Tackling the Issues of Isolated Dairying in Scotland

UK – A Farmers Union tour of rural dairy farmers reached the Bute and Campbeltown communities last week to collaborate with farmers over challenges currently faced in dairy farming.
calendar icon 3 December 2013
clock icon 2 minute read

National Farmers Union of Scotland (NFUS) Milk board chairman Gary Mitchell met with farmers to discuss Common Agricultural Policy reform, voluntary code of practice and dairy strategy review.

He revealed the area comprises five per cent of Scotland’s producers, many of which are hampered by limited access to mainland markets and tenancy issues, particularly on the Isle of Bute.

Bute Estates owns all the land and the tenant farmers called on the NFUS to develop initiatives, such as whole farm reviews and develop business advice schemes to progress farming on the island.

Speaking after the meetings, Mr Mitchell outlined some of the strengths of Campbeltown farming, such as the provenance of locally produced Mull of Kintyre cheese.

He said the commitment showed at the meetings demonstrated that farmers on Bute could unite in similar projects.

“This visit has changed my whole perception of this market,” said Mr Mitchell.

“Although the farmers feel like they are at a disadvantage at the moment, with restricted links to the mainland, they can just as much get things to go in their favour.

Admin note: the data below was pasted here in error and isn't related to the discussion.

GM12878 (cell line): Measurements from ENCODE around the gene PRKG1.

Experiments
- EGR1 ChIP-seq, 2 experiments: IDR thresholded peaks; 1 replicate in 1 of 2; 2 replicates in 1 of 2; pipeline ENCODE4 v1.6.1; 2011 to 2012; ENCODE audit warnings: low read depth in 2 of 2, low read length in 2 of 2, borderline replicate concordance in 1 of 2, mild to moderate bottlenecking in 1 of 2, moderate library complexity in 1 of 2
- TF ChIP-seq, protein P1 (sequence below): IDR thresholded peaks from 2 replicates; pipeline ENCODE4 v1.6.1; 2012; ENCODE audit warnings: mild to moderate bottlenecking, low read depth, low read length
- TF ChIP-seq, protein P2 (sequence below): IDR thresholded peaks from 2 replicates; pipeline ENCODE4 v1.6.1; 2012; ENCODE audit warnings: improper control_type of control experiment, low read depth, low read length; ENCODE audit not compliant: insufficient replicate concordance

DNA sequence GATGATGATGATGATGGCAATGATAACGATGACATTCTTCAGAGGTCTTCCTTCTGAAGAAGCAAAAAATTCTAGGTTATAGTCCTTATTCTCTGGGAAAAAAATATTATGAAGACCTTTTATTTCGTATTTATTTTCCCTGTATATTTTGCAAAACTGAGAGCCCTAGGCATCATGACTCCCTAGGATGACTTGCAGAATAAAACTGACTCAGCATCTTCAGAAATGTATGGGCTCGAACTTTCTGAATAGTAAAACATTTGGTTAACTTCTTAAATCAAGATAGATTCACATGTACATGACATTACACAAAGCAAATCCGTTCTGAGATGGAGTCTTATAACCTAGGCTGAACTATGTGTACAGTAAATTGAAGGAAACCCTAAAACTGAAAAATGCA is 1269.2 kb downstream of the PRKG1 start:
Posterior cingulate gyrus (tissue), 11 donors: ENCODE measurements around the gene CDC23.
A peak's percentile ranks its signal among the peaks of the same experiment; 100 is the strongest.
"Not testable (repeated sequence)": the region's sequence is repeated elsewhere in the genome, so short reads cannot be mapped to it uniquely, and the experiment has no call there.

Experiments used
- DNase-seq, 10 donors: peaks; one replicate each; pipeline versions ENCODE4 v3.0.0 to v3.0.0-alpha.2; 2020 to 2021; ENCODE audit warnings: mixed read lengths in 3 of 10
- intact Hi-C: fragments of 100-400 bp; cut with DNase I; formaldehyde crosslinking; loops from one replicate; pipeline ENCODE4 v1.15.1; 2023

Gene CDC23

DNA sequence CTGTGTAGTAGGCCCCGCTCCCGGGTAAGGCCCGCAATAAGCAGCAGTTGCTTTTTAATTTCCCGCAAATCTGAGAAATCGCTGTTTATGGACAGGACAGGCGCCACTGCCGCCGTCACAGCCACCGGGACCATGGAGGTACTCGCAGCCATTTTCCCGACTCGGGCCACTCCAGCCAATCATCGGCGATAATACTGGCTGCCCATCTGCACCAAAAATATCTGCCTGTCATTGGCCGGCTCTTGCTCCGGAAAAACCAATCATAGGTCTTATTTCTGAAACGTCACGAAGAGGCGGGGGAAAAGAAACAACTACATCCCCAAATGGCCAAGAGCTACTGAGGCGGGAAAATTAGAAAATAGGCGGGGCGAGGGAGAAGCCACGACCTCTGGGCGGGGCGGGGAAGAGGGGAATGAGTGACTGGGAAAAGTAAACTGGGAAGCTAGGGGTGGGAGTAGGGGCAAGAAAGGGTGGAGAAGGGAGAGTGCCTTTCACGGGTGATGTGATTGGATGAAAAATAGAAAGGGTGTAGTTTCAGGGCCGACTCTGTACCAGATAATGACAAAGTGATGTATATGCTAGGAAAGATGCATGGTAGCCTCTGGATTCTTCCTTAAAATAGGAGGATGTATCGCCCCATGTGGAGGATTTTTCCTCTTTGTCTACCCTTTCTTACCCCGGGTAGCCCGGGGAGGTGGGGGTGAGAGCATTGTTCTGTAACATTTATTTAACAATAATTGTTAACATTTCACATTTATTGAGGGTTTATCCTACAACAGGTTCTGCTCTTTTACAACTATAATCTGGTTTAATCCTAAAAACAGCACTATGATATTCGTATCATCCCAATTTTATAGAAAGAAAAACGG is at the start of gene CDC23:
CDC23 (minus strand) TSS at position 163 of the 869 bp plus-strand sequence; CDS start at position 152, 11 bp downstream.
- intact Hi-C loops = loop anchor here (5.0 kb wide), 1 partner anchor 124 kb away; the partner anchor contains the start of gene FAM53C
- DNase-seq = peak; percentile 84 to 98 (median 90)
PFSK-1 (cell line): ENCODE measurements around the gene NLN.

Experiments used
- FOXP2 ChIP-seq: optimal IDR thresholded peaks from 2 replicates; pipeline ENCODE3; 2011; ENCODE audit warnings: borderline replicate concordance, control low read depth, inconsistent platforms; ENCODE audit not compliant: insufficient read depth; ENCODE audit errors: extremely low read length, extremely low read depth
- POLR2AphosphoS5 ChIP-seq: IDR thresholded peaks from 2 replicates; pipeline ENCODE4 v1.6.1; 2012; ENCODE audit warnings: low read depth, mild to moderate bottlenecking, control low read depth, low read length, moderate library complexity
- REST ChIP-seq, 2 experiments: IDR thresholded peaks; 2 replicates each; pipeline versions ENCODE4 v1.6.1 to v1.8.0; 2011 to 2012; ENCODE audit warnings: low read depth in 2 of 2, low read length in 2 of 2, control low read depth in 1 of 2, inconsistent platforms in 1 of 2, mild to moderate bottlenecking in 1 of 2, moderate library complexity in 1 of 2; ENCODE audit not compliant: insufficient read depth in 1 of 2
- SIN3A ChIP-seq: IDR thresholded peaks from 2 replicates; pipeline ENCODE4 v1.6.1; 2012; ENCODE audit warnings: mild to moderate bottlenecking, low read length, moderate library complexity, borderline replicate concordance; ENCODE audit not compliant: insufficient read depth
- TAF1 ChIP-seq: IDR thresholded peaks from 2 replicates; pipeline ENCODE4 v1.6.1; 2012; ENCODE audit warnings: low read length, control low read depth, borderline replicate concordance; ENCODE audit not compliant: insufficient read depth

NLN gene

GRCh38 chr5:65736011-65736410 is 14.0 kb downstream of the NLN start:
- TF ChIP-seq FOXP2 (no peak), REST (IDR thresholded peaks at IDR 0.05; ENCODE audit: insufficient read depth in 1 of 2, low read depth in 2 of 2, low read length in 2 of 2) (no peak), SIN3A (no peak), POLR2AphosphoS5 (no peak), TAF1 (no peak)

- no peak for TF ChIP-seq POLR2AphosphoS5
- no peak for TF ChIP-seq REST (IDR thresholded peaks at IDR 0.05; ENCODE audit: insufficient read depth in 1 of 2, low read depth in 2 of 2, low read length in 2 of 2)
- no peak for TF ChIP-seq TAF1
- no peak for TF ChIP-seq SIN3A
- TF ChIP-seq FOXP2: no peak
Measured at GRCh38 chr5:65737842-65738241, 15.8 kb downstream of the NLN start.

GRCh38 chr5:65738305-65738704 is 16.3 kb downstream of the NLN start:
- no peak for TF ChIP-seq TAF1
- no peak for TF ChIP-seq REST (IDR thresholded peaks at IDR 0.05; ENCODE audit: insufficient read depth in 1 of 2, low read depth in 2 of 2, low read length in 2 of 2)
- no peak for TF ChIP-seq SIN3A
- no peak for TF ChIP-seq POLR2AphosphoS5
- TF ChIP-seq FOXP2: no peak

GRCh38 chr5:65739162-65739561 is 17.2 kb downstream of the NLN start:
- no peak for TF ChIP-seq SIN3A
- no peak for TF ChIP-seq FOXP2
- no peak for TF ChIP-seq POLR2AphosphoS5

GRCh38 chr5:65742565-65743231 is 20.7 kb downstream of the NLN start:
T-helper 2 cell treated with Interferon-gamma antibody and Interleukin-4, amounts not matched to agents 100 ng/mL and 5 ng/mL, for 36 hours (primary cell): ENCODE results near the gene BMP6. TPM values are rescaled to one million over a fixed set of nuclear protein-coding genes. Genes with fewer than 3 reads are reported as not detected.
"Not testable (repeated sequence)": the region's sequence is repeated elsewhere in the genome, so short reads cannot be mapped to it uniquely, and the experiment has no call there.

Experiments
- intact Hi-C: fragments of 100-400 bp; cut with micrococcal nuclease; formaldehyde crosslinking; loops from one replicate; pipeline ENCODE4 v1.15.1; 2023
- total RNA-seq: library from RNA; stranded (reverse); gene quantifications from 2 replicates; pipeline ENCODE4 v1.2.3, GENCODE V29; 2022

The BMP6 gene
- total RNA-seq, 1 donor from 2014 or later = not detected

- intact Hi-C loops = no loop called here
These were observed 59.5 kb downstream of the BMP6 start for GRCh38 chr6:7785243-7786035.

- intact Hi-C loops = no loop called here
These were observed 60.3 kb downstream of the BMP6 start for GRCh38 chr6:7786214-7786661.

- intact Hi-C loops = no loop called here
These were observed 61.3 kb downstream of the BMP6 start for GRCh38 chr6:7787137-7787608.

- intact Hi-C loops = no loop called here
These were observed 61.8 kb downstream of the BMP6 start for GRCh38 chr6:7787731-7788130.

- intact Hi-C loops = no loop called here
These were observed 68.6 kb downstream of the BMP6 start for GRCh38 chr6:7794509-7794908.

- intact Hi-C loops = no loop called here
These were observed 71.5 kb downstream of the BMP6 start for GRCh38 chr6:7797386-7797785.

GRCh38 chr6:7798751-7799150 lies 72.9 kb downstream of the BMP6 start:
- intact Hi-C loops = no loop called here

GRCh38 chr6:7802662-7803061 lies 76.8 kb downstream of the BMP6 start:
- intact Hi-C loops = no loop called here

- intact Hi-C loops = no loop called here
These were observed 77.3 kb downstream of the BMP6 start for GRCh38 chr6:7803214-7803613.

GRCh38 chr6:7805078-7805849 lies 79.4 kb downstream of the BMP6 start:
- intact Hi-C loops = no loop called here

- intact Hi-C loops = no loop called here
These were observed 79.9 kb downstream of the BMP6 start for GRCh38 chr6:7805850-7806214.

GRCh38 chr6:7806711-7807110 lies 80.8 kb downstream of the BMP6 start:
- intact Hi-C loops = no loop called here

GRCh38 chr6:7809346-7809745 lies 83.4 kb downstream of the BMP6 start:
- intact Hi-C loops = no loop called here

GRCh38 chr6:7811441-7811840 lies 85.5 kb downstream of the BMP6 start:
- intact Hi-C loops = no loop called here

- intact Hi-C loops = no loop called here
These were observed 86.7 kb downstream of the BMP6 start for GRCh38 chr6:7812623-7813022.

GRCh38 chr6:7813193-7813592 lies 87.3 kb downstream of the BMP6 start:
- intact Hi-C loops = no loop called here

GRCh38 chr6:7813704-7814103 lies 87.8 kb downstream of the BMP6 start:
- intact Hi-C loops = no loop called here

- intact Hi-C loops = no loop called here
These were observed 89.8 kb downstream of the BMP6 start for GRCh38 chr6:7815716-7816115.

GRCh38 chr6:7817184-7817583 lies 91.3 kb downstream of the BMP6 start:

“The farmers are keen to develop their unique products, like Mull of Kintyre cheese. Bute’s farmers have ambitions to make something of their products - they have got a real opportunity. Bute Estates can work with the farmers to make Bute stand out on the map.”

“The dairy, beef and sheep sectors are now looking to join together and form a group and look at how to improve the efficiency for farms on the island, for example initiating a whole farm review to take this industry forward.

“From a dairy point of view stabilising production on the island and looking at opportunity to expand on that."

He added that First Milk's interest in the island's cheese as a 'realistic opportunity' was positive for a sustainable dairy future. 



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